A Zelda spinoff that successfully deepens the lore and focuses on action.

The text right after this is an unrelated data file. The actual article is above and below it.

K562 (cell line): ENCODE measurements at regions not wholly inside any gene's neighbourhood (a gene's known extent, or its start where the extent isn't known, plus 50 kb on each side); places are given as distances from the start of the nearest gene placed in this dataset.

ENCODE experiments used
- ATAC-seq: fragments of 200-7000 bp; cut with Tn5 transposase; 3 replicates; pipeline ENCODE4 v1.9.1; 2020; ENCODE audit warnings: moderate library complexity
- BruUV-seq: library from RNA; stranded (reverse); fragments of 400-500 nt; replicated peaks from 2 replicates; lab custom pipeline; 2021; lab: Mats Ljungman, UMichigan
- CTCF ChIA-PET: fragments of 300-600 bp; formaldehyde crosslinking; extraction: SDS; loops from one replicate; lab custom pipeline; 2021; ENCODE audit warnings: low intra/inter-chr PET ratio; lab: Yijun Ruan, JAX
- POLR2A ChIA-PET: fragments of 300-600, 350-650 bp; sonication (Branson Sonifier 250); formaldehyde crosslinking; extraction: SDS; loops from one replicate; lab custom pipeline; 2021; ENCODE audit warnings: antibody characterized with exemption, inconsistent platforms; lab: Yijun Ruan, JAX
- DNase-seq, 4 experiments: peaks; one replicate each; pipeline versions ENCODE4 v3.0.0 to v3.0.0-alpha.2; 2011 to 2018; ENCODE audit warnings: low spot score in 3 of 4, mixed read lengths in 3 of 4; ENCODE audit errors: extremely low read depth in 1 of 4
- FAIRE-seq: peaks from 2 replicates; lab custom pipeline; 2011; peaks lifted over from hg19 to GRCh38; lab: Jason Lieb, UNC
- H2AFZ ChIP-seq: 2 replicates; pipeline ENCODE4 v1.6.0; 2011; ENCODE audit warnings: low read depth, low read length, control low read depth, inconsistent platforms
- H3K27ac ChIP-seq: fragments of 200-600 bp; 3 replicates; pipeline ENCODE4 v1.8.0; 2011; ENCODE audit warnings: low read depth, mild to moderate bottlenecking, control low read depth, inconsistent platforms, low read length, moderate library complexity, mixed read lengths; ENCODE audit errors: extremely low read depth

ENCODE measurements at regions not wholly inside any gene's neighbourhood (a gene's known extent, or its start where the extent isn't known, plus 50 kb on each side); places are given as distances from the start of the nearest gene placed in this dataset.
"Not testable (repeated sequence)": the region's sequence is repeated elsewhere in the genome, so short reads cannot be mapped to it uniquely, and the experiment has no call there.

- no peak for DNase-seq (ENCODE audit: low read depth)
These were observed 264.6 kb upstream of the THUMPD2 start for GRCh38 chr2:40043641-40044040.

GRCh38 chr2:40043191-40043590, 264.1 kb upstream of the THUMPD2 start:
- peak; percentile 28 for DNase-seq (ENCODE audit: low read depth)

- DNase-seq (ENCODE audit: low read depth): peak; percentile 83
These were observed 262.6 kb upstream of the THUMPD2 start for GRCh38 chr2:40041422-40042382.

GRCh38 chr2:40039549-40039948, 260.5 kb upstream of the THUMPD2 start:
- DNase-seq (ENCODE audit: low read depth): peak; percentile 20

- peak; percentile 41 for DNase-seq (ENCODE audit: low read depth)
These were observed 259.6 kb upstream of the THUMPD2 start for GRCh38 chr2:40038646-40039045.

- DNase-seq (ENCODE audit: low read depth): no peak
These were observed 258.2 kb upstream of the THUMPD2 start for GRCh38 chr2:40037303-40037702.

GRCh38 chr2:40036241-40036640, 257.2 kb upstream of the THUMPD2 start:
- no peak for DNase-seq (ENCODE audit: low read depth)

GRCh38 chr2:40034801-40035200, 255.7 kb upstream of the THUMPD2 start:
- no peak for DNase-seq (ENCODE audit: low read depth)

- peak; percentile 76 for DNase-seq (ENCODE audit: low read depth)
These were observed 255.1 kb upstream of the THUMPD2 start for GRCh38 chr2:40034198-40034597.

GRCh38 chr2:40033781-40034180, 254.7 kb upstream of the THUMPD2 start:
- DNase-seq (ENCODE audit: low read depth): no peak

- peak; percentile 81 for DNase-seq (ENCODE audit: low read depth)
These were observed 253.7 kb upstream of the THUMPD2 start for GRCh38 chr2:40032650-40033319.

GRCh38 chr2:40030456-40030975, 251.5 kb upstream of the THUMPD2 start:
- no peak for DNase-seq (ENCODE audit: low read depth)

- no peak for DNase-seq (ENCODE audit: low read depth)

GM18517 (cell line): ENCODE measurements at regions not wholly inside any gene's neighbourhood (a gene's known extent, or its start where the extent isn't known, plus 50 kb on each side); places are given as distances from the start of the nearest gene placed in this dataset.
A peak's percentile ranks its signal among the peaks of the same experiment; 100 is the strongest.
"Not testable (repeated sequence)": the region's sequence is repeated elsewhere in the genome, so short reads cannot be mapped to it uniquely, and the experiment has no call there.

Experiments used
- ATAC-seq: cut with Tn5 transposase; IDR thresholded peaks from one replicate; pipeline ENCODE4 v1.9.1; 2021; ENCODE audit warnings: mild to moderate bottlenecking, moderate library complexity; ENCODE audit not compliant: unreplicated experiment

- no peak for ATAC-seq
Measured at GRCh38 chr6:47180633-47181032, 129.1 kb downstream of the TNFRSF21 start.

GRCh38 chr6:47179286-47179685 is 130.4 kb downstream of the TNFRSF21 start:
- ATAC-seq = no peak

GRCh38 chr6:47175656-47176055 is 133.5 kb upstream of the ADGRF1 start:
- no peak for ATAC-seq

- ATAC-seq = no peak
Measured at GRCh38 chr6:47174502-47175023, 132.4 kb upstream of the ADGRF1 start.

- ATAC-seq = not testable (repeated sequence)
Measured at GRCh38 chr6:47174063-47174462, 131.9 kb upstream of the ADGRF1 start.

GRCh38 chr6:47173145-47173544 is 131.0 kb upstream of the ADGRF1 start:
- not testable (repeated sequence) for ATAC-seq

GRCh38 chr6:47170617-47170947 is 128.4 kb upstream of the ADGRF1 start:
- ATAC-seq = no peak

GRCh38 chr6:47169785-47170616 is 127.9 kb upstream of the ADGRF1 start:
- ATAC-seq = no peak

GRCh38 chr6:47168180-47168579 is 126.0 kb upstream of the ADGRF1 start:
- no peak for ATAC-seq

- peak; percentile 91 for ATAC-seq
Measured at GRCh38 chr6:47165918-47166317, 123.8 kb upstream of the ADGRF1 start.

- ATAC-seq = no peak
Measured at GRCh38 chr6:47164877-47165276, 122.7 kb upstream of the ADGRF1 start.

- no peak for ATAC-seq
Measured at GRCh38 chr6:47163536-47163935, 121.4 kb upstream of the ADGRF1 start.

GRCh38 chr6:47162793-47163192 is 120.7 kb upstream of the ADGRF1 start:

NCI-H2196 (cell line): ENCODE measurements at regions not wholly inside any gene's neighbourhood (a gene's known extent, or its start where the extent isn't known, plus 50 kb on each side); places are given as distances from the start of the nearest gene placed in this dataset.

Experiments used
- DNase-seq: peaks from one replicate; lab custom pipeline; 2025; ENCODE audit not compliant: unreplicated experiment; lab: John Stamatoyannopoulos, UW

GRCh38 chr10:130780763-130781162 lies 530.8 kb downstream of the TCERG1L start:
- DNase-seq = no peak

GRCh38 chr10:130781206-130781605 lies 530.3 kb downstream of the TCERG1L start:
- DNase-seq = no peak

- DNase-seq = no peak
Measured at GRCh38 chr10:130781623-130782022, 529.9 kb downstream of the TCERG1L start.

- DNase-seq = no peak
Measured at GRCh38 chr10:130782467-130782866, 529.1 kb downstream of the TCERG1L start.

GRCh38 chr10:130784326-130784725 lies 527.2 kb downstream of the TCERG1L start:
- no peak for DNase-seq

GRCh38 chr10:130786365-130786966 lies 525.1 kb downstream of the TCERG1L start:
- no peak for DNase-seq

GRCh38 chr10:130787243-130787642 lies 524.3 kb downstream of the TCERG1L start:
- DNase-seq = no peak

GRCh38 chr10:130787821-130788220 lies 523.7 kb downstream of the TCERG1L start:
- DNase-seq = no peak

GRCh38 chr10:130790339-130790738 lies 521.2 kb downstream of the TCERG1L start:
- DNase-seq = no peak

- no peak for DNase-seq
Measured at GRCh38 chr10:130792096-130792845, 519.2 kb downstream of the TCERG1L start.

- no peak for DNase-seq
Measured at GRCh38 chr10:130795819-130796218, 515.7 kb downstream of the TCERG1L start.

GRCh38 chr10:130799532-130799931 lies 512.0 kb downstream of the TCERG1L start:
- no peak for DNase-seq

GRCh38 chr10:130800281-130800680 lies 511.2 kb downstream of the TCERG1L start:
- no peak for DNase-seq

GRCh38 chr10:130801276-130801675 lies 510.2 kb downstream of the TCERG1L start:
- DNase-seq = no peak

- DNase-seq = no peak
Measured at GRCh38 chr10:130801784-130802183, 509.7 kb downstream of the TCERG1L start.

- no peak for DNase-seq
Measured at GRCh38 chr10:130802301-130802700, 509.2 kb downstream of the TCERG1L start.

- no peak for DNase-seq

When Hyrule Warriors launched on Wii U, Nintendo and Zelda weren’t in the best of places. Back in 2014, the company was in the midst of one of their worst financial stretches ever while The Legend of Zelda series existed primarily in a state of remakes and delays following Skyward Sword’s mixed reception. Hyrule Warriors didn’t save the Wii U or Zelda, but it was an enjoyable combat-heavy romp that relied heavily on nostalgia as it blended the style of Koei Tecmo’s Musou games with Zelda series staples. In 2020, Hyrule Warriors: Age of Calamity is launching in a much different world. The Switch has been the best-selling console in America for almost two full years and after The Legend of Zelda: Breath of the Wild, the Zelda franchise is arguably at its cultural peak. Age of Calamity is a marked improvement over the original Hyrule Warriors, baking in refinements and a more streamlined design to craft an excellent Zelda Musou game that does a great job of serving as a borderline-necessary companion piece to Breath of the Wild.